Skip to content

How Many Pushups Do You Need to Do to See Results?

These expert insights will help you take your fitness to the next level.
FACT CHECKED BY Alexa Mellardo

Whether you do 100 daily pushups or are looking to do more of this classic bodyweight exercise, you may be wondering just how many pushups you need to do to see results.

Pushups are a staple movement that can help strengthen and tone your upper-body muscles, including your chest, shoulders, and triceps. However, the number of pushups you should do to see noticeable results can vary depending on several factors, including your fitness level, goals, and workout routine.

The good news is understanding these factors can help you determine the right approach to incorporate pushups into your fitness regimen. That's why we chatted with Mike Masi, CPT, a certified personal trainer at Garage Gym Reviews, who shares his expert insights to help you determine your ideal amount of pushups to achieve your health and fitness goals.

Pushups offer plenty of benefits beyond just building muscular strength. They can also help improve core strength, cardiovascular fitness, and muscular endurance. Additionally, a 2019 study found that the amount of pushups you can do is associated with heart health. Participants who could perform more than 40 pushups had a substantially lower cardiovascular disease risk than those who could complete less than 10 pushups.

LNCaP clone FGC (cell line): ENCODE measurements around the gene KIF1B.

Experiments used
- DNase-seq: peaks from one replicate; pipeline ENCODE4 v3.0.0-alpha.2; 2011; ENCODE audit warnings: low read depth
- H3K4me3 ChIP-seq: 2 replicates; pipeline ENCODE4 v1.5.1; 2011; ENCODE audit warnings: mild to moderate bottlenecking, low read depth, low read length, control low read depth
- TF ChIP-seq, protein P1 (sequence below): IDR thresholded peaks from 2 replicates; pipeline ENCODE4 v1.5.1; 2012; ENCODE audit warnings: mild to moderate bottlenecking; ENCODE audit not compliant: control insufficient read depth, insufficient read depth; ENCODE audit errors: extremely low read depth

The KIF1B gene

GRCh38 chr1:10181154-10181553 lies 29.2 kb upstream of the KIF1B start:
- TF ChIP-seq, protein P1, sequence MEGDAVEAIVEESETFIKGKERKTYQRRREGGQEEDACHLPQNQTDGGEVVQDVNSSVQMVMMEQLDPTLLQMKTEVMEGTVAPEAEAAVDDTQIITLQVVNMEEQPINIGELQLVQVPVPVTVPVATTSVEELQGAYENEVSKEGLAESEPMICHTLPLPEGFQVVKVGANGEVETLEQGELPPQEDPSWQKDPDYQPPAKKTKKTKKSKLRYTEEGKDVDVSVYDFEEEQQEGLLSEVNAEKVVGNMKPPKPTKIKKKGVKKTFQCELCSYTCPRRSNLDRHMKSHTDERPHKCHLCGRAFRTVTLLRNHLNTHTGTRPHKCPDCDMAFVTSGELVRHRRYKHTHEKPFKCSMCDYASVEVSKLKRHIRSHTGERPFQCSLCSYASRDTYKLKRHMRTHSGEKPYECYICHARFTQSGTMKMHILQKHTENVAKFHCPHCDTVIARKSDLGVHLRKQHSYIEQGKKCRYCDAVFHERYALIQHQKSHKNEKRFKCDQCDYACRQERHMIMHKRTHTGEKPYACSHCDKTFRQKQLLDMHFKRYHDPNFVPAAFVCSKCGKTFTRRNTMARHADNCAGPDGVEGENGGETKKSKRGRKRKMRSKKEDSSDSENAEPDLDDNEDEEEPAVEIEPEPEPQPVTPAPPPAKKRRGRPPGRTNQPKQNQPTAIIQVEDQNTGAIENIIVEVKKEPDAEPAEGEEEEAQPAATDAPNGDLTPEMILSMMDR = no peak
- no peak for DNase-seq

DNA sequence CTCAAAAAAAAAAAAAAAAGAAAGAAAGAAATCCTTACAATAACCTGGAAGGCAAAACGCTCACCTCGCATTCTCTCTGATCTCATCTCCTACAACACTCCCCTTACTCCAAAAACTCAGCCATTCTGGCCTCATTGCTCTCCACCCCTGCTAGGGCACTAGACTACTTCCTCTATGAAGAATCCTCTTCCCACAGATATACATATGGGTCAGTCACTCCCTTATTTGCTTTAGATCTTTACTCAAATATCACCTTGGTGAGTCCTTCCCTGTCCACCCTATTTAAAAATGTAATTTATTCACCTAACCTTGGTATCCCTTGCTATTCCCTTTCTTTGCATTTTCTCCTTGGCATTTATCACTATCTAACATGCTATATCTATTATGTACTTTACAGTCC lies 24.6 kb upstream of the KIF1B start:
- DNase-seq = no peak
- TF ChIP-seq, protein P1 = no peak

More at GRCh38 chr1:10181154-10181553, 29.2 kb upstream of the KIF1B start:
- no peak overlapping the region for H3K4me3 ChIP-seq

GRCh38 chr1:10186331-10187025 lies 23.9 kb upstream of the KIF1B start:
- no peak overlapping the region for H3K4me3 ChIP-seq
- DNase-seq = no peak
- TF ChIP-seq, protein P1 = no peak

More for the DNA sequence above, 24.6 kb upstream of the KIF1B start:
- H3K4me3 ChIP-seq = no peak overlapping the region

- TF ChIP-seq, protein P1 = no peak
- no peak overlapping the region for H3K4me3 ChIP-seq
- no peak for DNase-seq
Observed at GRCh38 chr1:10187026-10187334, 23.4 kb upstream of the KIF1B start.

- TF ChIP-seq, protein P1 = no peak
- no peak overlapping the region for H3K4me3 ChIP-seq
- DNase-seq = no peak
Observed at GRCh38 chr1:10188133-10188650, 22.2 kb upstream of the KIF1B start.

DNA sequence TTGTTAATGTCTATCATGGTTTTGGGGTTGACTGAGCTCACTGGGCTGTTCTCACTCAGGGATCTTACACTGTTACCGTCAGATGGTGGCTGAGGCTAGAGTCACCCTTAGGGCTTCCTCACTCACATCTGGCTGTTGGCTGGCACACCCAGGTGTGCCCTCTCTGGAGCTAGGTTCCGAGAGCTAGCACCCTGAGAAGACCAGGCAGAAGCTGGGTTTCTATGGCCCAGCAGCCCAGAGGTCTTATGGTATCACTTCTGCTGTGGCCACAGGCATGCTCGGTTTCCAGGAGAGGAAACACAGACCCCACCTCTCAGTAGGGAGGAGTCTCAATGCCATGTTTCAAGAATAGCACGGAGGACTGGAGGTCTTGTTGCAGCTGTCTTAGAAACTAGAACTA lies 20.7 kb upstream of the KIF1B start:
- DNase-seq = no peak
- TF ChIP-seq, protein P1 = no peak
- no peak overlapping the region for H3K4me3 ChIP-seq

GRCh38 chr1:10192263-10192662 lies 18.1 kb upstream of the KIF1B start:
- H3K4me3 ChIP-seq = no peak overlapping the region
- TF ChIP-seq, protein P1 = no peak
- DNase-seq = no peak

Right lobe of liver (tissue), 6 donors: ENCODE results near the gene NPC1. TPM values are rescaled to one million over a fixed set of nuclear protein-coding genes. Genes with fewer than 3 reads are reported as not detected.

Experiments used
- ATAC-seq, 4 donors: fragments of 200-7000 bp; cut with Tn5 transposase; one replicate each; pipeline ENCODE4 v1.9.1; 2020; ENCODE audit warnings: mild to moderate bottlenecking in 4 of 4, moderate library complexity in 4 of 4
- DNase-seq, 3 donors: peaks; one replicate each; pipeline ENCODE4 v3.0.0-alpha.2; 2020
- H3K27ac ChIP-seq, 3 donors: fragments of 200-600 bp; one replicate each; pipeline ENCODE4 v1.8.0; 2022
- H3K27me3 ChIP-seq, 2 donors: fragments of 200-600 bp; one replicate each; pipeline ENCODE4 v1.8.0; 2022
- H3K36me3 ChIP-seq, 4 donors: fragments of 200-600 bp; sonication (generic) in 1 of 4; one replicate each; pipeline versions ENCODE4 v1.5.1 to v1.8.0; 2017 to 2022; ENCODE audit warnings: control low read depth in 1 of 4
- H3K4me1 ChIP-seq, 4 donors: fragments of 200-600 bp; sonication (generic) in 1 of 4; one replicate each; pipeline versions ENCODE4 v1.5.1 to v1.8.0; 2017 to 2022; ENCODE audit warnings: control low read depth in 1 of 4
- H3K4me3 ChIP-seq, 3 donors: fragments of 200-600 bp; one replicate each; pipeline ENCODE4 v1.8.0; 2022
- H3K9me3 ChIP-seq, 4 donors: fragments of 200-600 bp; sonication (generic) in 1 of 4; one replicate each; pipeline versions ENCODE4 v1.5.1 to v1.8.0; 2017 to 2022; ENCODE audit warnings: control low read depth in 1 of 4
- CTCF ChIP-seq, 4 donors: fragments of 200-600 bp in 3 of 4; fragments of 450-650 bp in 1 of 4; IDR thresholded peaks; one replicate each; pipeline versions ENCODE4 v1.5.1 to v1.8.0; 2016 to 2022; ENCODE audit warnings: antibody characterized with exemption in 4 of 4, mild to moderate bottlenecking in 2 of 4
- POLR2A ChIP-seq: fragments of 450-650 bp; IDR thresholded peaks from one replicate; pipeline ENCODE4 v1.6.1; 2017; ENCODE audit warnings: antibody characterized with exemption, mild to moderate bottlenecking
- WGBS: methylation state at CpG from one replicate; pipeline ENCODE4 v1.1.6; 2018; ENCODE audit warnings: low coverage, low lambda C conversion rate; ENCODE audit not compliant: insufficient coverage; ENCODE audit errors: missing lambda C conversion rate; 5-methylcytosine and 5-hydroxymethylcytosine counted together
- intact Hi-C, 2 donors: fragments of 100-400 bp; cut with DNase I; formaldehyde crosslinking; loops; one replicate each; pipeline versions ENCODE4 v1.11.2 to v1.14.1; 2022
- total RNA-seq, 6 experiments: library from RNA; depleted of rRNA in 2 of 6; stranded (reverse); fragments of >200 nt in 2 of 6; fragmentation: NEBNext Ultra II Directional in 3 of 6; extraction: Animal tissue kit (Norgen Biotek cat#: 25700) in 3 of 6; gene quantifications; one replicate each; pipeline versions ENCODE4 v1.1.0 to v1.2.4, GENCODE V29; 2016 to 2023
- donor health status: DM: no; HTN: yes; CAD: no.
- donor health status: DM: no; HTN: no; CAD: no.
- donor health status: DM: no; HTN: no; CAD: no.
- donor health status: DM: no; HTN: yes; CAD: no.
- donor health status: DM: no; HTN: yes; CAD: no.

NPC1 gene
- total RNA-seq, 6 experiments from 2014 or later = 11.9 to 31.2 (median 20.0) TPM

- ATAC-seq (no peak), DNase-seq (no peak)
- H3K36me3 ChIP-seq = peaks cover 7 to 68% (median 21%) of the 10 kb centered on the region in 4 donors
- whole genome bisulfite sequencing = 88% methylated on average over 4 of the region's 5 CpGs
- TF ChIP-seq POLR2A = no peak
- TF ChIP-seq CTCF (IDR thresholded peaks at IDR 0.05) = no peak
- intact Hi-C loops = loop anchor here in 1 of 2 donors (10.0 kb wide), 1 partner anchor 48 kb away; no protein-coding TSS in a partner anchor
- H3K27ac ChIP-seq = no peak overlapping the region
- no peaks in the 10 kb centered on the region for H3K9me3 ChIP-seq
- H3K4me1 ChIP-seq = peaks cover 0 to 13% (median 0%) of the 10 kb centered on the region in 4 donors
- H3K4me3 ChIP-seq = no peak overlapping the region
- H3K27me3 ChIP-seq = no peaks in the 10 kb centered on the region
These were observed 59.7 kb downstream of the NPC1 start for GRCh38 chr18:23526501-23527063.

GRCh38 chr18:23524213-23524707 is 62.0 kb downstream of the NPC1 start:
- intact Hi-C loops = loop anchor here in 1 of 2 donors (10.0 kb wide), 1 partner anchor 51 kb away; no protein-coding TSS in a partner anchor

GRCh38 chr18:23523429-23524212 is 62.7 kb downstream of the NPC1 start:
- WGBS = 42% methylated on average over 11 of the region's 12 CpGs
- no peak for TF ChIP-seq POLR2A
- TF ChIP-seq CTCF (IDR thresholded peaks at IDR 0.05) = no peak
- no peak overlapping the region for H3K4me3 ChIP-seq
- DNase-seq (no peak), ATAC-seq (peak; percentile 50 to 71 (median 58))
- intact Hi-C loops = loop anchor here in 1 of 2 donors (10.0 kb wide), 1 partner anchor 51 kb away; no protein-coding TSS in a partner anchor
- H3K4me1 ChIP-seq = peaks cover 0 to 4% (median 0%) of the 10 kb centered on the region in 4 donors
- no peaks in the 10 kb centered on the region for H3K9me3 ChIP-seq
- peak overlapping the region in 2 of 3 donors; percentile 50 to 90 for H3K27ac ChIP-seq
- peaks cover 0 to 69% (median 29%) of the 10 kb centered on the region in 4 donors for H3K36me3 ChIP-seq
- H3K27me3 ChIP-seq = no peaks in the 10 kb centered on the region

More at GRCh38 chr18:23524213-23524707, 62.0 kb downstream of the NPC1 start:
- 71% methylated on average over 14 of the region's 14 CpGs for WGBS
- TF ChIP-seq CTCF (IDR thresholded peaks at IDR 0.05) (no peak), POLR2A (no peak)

So, if you're ready to elevate your pushup game to the next level, keep reading to learn how. Then, be sure to check out these 5 Floor Workouts To Slim Down Your 'Dad Bod' For Good.

The benefits of pushups:

woman doing pushups, concept of a no-gym workout to melt belly fat

As detailed above, pushups offer many benefits beyond building muscle and upper-body strength. These benefits include increased core strength and cardiovascular fitness. Plus, pushups can be done practically anywhere without any equipment, making them a convenient choice for most people looking to boost their fitness.

"Pushups are a versatile bodyweight exercise that targets multiple muscle groups and offers numerous benefits," says Masi. "These include strength building of the upper body, increased muscle growth in the chest, arms, and shoulders, improved core stability, and enhanced cardiovascular health. Also, pushups don't require equipment and can be scaled easily to fit most fitness levels."

Does Lifting Weights Burn More Fat Than Cardio?

Set realistic pushup goals.

man doing pushups

Like any other health or fitness goal, setting realistic goals around your pushup count is crucial for making progress and staying motivated. Masi gives the following tips for goal setting:

  • Assess your current fitness level. Determine how many pushups you can do in a row with proper form. This will be your starting point and a good way to gauge your progress.
  • Identify desired outcomes. Whether it's building strength, size, or endurance, your goal will dictate the nature of your pushup routine.
  • Make incremental goals. If you can do 10 pushups now, try to do more as you get stronger. Remember, you might improve quickly at first, but progress could slow down the more you exercise over time.